Lansing Field Trip: Michigan Public Service Commission

Today marked my quarterly pilgrimage to the great center of Mitten-power, that is, Lansing, Michigan. I go up every few months for the Energy Waste Reduction work group meeting. The EWR committee is convened by the Michigan Public Service Commission in Lansing’s western inner burbs, and evolved alongside the Michigan Energy Efficiency For All (MEEFA) initiative that I also was a member of. (Elevate Energy‘s Briana Parker convenes MEEFA and is also a member of the EWR group).

Normal people may know “Energy Waste Reduction” as simply “energy efficiency.” Our beloved former governor Rick Snyder decided that the rebranding was an easier sell to spending-averse Republicans. Reducing incidence of a bad thing, the idea was, is better than creating a new thing. Cumbersome though the term is, I kind of agree with the objective. Waste is a bad thing. Efficiency is a good thing. But in a state where people think that buses are a communist conspiracy, it’s probably a point well-taken.

It is always a lively turnout. We had no coffee– I was reminded that the state can’t afford it and companies can’t donate it because public servants can’t accept gifts. But it was still a great program. Highlights below.

  • Maddy Kamalay from MDHHS presented on its weatherization initiatives through the Bureau of Community Action and Economic Opportunity (BCAEO). The Bureau is weatherizing about 2,500 homes per year at an average spend of $9,500 per house. MDHHS conducted research to understand the root causes why 836 applicants were denied weatherization assistance, called “deferrals.” Roof repairs accounted for 22% of deferrals. This issue has come up in a number of previous meetings. What if you need to weatherize your home, but principally you need a new roof? 66% of the roof-related deferrals auspiciously did not necessitate roof replacement, which can be far more expensive than simpler repairs.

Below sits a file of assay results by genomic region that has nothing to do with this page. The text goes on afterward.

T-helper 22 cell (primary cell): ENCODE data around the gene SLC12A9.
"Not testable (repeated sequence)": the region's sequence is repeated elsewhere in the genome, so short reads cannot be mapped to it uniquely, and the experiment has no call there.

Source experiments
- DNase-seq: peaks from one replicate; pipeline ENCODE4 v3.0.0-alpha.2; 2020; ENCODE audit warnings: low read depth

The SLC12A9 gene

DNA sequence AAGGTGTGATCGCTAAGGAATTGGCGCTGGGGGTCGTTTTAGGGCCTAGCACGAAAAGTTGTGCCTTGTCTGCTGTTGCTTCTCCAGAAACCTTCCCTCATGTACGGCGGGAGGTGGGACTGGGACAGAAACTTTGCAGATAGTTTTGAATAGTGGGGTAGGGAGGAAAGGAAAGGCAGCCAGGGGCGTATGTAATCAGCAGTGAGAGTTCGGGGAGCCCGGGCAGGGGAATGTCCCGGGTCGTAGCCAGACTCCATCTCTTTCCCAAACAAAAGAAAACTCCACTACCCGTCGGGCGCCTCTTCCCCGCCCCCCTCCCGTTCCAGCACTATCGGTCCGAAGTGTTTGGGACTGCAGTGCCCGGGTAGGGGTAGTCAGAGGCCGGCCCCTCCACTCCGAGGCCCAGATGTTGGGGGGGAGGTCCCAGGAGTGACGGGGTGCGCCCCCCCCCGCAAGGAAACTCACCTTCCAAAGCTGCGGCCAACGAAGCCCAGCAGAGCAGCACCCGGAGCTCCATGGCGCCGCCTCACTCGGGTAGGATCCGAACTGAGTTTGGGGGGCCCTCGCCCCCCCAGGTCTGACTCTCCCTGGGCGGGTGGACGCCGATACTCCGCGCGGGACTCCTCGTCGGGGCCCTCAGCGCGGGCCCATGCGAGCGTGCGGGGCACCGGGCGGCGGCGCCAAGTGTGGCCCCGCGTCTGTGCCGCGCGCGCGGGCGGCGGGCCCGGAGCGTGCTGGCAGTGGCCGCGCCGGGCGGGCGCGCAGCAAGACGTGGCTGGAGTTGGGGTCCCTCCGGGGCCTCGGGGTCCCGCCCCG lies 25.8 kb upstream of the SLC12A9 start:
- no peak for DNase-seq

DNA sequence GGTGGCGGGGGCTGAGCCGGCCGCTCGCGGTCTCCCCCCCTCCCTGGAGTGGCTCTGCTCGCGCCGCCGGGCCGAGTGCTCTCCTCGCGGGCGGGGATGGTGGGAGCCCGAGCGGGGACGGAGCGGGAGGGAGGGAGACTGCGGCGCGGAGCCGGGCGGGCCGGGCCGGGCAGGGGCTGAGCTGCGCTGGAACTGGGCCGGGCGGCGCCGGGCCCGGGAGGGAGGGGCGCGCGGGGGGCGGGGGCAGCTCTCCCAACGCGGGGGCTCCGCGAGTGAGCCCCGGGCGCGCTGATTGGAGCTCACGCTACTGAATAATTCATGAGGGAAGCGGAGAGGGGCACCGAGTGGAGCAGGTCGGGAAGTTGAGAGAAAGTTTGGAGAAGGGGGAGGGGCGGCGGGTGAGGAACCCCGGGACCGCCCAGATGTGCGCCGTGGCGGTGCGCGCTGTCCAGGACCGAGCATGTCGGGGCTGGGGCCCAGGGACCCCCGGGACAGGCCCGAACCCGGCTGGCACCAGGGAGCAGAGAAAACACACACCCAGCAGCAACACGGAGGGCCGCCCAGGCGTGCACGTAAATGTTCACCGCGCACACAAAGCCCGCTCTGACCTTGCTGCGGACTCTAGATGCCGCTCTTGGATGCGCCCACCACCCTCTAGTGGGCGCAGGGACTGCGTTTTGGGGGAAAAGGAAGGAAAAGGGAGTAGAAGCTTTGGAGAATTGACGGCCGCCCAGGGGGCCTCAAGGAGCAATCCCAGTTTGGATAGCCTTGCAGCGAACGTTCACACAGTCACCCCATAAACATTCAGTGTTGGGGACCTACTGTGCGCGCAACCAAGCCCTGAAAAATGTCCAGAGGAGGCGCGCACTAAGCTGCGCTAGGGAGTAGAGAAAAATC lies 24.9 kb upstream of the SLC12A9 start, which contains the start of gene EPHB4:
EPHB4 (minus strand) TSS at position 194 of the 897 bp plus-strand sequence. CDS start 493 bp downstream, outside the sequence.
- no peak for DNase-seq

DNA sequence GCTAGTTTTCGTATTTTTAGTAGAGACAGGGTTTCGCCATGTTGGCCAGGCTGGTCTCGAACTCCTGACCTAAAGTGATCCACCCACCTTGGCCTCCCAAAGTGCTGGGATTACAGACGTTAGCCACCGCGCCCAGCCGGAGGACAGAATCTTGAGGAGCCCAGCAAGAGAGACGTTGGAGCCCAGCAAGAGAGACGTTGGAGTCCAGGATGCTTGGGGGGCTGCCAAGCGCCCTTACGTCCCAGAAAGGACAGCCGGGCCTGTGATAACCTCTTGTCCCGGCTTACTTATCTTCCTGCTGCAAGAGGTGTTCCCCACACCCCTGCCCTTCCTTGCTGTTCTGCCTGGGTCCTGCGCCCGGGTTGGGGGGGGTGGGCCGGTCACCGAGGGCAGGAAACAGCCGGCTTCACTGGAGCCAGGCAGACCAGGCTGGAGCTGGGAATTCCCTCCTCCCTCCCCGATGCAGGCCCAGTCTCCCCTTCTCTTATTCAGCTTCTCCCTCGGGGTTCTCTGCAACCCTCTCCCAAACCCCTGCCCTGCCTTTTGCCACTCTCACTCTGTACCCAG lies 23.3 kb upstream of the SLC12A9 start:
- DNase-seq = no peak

• Representing MDHHS and the Michigan Public Health Institute, respectively, were environmental epidemiologist Gillian Capper and Climate and Health Adaptation Program Manager Aaron Ferguson. Ferguson presented on managing climate change impacts in Michigan and Capper presented on research correlating weatherization implementation with substantial, quantifiable reduction in medical costs.
  • Jen Shutts, with whom I had previously liaised during my brief stint as Chief Lead Inspector for the City of Detroit, presented on statewide lead safety initiatives. Working with federally-funded programs has allowed the state to expand some of the scope of their work to cover not only lead in construction and housing but also in water supply. This has come up frequently in recent months with lead-contaminated water. However, water testing is not required in most jurisdictions, including Detroit through its rental registration ordinance. The rental registration program has a long way to go, Shutts thinks, but she is encouraged by the city’s push to include lead safety in it.